Analysis of unit-level NSSO data (rather than the published NSSO reports used by Vyas) reveals that Vyas is completely correct in his estimates of rural female LFPR decline. However, the NSSO LFPR cited by Vyas is for the entire population (all ages) whereas the CMIE LFPR is for ages 15 years and above!
Unit-level data does allow one to estimate LFPRs for the CMIE (and ILO and World Bank) definition of labour force. In 2011-12, the CDS estimate of LFPR is a low 16.8 per cent for all ages, not much different than the 15.5 per cent CMIE estimate for those above 15 years of age. The corresponding CDS estimate for 2011/12 is 23.3 per cent, that is if the same >=15 age-group is taken, then the NSSO estimate of FLPR of 23.3 per cent is 780 bp above the CMIE estimate for 2016!
I report all the data in the table so the reader can rightly pick and choose and compare the different estimates of FLFPR. And be as “selective” as possible — the reality of large gain in 2017-18 (over 2011-12), according to CMIE, is ever present. Opposition economists will now have to use a different CMIE stick to make the claim that jobs were lost in 2017-18.
There are some sobering facts about female labour force participation and total employment.
First, the daily status estimates of LFPR are the lowest among the three estimates (daily, weekly and principal status) available. The most popular estimate of employment (worldwide) is the weekly definition, and weekly estimates are the highest in every year — in 2011-12, this estimate, at 27.2 per cent, is nearly 400 bp higher than the daily estimate of 23.3 per cent.
Second, for the only definition (principal status) for which LFPR rates are available post 2011-12 (the Labour Bureau surveys for 2014 and 2015), FLFPR increased in 2014 by 250 bp over the 2011-12 estimate, and increased by 40 bp in the second successive drought year of 2015-16.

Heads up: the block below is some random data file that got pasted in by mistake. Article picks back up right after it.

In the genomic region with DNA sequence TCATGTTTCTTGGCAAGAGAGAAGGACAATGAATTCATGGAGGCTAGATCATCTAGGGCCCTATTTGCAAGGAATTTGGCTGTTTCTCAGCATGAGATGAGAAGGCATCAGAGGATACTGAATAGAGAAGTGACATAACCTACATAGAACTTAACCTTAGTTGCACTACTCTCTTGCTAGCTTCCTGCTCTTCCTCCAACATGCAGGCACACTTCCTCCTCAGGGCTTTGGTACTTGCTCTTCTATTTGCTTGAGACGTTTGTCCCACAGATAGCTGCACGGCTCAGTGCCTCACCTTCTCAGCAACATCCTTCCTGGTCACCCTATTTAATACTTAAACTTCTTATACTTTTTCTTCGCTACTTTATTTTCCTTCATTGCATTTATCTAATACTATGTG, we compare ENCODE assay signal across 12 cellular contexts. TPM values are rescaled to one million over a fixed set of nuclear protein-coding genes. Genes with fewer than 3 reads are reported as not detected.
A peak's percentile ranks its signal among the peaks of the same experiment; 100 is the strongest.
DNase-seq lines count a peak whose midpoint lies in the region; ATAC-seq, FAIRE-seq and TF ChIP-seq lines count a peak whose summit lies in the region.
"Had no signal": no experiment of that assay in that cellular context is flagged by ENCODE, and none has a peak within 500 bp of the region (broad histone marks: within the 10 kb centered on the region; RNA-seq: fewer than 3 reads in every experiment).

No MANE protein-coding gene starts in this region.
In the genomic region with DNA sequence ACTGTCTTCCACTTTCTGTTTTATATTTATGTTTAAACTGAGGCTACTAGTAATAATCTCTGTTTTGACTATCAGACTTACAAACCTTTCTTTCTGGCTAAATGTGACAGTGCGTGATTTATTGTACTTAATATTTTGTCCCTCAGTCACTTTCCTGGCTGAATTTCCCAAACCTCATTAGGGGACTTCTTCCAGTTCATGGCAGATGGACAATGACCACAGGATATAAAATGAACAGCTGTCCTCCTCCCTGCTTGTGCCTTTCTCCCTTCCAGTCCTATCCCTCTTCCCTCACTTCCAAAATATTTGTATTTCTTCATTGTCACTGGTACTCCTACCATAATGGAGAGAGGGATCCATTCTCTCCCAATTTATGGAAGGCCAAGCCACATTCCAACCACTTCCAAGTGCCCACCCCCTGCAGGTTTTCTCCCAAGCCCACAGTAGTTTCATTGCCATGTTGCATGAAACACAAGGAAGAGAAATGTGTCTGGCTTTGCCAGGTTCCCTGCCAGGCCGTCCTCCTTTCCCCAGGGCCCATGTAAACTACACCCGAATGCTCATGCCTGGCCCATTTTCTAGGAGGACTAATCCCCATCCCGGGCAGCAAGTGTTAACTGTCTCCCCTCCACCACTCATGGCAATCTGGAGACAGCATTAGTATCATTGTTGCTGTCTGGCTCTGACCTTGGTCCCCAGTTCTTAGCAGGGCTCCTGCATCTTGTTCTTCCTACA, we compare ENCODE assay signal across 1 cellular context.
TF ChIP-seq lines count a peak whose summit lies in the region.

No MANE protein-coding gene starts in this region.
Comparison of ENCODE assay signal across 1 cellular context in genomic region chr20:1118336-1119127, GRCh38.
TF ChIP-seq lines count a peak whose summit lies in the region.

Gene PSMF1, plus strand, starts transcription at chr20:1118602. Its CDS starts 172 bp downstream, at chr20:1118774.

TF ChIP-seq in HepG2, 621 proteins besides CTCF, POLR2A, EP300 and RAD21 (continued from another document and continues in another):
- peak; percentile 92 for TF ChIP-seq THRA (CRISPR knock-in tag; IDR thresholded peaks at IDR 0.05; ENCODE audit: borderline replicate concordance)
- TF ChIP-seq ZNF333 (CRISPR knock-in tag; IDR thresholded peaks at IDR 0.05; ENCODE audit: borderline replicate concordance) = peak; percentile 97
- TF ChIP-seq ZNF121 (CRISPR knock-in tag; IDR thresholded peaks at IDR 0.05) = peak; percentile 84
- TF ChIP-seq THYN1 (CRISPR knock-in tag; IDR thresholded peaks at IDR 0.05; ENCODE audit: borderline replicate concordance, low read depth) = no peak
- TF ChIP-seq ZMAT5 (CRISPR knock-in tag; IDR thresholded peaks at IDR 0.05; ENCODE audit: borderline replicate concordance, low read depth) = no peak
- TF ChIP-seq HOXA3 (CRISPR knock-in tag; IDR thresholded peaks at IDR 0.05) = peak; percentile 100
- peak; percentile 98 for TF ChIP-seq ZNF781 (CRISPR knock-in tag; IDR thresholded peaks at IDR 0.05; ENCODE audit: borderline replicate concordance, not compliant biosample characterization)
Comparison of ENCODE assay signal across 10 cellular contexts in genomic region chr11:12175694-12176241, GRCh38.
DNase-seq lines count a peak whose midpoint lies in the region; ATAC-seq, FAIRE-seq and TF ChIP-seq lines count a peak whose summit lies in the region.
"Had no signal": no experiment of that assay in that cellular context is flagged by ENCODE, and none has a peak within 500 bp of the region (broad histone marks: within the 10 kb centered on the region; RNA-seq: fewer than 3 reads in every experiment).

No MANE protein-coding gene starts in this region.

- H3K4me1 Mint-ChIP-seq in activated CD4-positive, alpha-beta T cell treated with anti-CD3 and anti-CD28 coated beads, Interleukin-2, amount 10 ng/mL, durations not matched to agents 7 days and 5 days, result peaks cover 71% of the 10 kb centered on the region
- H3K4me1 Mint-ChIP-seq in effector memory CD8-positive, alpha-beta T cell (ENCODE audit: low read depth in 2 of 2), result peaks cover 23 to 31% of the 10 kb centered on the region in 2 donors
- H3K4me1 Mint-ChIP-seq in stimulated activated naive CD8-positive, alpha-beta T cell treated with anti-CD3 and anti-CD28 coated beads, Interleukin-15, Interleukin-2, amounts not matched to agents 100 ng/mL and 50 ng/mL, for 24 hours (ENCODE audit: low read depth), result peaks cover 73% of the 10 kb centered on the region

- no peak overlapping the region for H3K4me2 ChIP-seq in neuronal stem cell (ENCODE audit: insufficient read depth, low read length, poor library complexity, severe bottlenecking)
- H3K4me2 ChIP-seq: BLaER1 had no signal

Third, if trends are to be used for estimating the NSSO equivalents for 2016 and 2017, then such LFPRs have to be higher, not lower, than the 2011-12 estimate. If the CMIE estimate of 12 per cent in 2017-18 is made just equal to (not more than) the NSSO estimate of 23.3 per cent in 2011-12, then the estimate for female employment in 2017-18 is nearly double the CMIE reported estimate of 49 million employment. More accurately, a 23.3 per cent FLFPR in 2017-18 will yield a female employment level of 95 million; CDS employment for females was 82 million in 2011-12.
Fourth, we report on the gains (or losses) in total employment in 2011-12 and 2017. In his “Employment — The Big Picture” presentation at the IC Centre for Governance on October 1, Vyas estimates NSSO daily employment to be 381.9 million in 2011-12. The CMIE total employment estimate for 2017-18 is 406.2 million. According to Vyas, the two are very comparable. This means there was a 24 million job increase between 2011-12 and 2017-18.
Since the only household survey that exists post 2015 is the CMIE survey for 2016, 2017, and 2018, the debate about job gain has to centre on the CMIE estimate — at least until the NSSO data for 2017-18 are released. The CMIE data are problematic (we believe) for the primary and major reason of only a 12 per cent female LFPR in 2017/18. Vyas, the author of the CMIE data, claims his data are valid because these data accurately reflect the NSSO levels, and trends, in FLFPR. But this conclusion is based on a false comparison of FLFPR for all ages with a FLFPR for ages 15 and above. Correction for this error, and even assuming a trend decline in LFPR when the trend is likely to be mildly positive, will easily add at least 30 million to total number of jobs to the CMIE estimate of 405 million jobs in 2017-18.